What Are Supported Employment Services?

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“Supported Employment Services” refers to helping people with intellectual and developmental disabilities obtain and maintain competitive employment. This employment in a business workplace is expected to pay wages and benefits. In the U.S., companies such as Meta (formerly Facebook) and Microsoft are examples of supported employment workplaces that are recognized by state and federal governments (and as such, they may qualify for government reimbursement).

Supported employment was developed in the U.S. in the 1970s as a part of vocational rehabilitation (VR) services and advocacy for long-term services and supports (LTSS) for disabled persons in competitive job placements within integrated settings (for instance, in businesses, offices, and manufacturing facilities). “Competitive” refers to jobs where there are no other individuals with disabilities present.

As of the mid-1980s, the term “supported employment” has referred to an individual placement model, using either job coaches or natural supports models. “Natural supports” are those provided to an employee with a disability by coworkers and supervisors, such as friendship, mentoring, socializing after work or on breaks, offering feedback on job performance, or learning a new skill together.

It should be said that supported employment is not always associated with disabilities; it can also refer to assisting diverse workers of all types who may need a “jump-start” in a workplace, but the term originates in deinstitutionalization and community integration. Jobs for people with intellectual disabilities have always existed, but only recently have support services come into being that aid qualification for and placement in intellectual and developmental disabilities jobs.

How Do Supported Employment Services Help Individuals with Intellectual and Developmental Disabilities?

Supported employment services help individuals with intellectual and developmental disabilities to find competitive employment, be autonomous, and contribute to their local businesses and communities, increasing a sense of pride, accomplishment, and self-worth, among other qualities. 

Employment offers these individuals a purpose, a paycheck, and limitless opportunities to produce, learn, and grow through working. Along the way, relationships are formed, and individuals are better able to access community resources. In short, jobs offer individuals with disabilities support in three ways: financially, aptitudinally, and socially.

Our Employment Services and Values 

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Advocates for Life Skills & Opportunity (ALSO) is a nonprofit disability support service providing supported employment in Oregon, specifically in the Metro Portland area, Klamath, Jackson, Josephine and Deschutes counties. Established in 1997, ALSO is committed to independence and full community inclusion for people with intellectual and developmental disabilities.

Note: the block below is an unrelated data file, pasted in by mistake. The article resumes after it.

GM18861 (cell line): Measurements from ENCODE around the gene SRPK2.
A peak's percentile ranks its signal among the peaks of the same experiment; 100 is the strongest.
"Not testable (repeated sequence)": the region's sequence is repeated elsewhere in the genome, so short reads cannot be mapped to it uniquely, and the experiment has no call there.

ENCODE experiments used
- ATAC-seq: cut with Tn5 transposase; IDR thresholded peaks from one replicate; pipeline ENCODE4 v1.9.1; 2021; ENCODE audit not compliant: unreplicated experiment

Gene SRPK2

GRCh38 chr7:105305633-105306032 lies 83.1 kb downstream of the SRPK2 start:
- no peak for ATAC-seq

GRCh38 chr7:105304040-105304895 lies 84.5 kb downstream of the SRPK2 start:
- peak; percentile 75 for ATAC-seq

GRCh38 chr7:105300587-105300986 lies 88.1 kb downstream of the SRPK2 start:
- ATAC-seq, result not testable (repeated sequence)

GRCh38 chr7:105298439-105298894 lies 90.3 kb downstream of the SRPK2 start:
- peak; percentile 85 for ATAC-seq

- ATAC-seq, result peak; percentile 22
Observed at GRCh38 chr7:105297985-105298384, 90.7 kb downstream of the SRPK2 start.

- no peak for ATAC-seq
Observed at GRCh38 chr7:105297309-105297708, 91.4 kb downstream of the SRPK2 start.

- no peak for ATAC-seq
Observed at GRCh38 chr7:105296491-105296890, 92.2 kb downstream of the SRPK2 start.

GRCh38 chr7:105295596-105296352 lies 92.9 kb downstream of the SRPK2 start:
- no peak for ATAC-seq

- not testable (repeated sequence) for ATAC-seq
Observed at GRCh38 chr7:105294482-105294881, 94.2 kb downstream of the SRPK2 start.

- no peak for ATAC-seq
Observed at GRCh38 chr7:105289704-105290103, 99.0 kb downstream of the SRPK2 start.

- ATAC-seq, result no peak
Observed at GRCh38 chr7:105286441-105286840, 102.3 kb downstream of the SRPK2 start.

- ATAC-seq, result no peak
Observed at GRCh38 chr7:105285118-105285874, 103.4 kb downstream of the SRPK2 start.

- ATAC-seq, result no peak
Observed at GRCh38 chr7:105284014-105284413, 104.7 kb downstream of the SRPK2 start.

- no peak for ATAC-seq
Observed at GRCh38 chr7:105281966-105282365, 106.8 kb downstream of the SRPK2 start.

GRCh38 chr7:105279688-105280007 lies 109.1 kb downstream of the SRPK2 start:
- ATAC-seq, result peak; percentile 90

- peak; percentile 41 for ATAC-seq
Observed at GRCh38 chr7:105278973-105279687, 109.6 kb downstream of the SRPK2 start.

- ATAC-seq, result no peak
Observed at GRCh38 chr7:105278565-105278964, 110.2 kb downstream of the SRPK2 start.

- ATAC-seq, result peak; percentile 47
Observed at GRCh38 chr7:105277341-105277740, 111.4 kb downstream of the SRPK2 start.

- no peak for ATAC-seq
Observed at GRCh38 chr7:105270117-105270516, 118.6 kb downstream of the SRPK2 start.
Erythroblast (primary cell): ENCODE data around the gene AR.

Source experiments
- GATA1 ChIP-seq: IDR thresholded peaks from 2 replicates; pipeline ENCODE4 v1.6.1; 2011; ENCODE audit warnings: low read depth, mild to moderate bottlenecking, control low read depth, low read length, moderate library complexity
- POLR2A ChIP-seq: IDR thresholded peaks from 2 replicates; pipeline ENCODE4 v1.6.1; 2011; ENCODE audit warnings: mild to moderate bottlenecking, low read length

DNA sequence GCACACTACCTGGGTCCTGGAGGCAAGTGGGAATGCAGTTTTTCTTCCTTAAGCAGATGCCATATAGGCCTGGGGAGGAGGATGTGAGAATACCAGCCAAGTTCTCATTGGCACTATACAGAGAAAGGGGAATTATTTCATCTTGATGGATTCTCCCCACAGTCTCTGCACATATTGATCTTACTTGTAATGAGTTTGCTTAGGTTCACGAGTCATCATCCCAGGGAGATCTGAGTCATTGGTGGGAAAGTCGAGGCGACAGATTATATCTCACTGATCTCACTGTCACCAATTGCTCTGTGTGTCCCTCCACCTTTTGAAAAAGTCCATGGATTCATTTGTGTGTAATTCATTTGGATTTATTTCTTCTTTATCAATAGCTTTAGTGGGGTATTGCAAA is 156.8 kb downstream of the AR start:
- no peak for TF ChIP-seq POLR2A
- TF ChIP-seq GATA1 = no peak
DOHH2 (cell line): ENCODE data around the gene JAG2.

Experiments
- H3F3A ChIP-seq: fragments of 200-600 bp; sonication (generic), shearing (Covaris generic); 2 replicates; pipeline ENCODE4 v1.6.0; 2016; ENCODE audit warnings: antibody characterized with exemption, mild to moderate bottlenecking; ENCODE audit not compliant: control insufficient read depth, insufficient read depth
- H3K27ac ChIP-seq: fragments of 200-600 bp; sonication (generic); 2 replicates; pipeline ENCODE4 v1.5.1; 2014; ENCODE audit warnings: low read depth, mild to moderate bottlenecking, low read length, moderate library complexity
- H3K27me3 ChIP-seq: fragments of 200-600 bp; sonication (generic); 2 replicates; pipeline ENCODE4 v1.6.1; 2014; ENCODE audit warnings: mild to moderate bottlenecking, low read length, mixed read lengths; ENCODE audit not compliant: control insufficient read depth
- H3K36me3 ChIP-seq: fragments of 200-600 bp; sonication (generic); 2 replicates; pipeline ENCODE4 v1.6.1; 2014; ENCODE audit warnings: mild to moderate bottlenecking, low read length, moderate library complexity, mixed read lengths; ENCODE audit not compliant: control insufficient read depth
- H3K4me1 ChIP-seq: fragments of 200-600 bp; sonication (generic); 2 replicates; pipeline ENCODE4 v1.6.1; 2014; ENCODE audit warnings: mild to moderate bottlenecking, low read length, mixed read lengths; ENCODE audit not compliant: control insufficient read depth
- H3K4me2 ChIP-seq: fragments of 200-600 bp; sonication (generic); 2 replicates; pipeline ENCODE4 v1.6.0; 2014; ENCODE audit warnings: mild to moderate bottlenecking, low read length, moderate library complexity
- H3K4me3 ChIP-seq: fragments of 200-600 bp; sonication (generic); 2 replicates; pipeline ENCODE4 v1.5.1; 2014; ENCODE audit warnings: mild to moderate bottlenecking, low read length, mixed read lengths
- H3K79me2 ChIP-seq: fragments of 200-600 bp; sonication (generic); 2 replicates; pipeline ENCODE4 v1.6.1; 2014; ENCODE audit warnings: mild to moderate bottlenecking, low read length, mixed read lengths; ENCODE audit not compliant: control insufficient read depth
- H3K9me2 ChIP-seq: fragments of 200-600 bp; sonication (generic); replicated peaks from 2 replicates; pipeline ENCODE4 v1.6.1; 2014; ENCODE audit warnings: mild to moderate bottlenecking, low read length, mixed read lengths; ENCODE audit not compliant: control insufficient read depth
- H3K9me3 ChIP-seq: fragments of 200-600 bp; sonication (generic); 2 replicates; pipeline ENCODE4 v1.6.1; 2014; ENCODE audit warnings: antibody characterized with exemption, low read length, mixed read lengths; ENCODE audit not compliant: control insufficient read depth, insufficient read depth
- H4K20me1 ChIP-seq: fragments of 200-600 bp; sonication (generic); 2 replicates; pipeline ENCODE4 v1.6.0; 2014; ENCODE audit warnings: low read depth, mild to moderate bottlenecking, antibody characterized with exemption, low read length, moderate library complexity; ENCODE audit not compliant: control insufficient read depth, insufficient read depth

ALSO’s employment services are at the heart of the organization, helping to realize its mission statement — to promote the full inclusion of people experiencing disabilities in the life of their community. As ALSO says, “This work is heart work”; ALSO advocates for the people it serves and strives to be a positive agent of change. 

It’s the task of ALSO to be tenacious and creative in offering support to individuals with intellectual and developmental disabilities. ALSO provides a person-centered care approach for every individual, incorporating their right to individual input and choice. 

ALSO works with job seekers to formulate career development plans that consider skills and goals while working with private enterprises to create jobs that fulfill business needs. ALSO matches companies with qualified applicants that have the skills and personality to fit a business’s needs and culture. Employers gain productive, responsible employees who take a sense of pride and accomplishment in the work they do, while workers are able to grow in terms of knowledge, ability, and independence.

ALSO tailors part-time positions that are typically 10 to 20 hours per week. Training and support are provided to employers at no additional cost.

ALSO’s values are trust, teamwork, innovation, dignity, respect, accountability, and humility. These values guide the heart work that ALSO does to support personalized, individualized care for people with disabilities. ALSO is committed to being a diverse, inclusive organization that stands for justice and equity, empowering all its advocates and partner businesses to connect, grow and belong. ALSO team members defend every person’s worth and ability to direct their own feelings, thoughts, and actions. They work in unison to support each other in unleashing the power and potential of all individuals.

The Impact of Supported Employment Services

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Supported employment services benefit people, businesses, schools, and communities. 

For individuals with intellectual and developmental disabilities seeking jobs, a supportive employment program can help them to make informed decisions about work, benefits, and work incentives as paths for achieving their personal goals.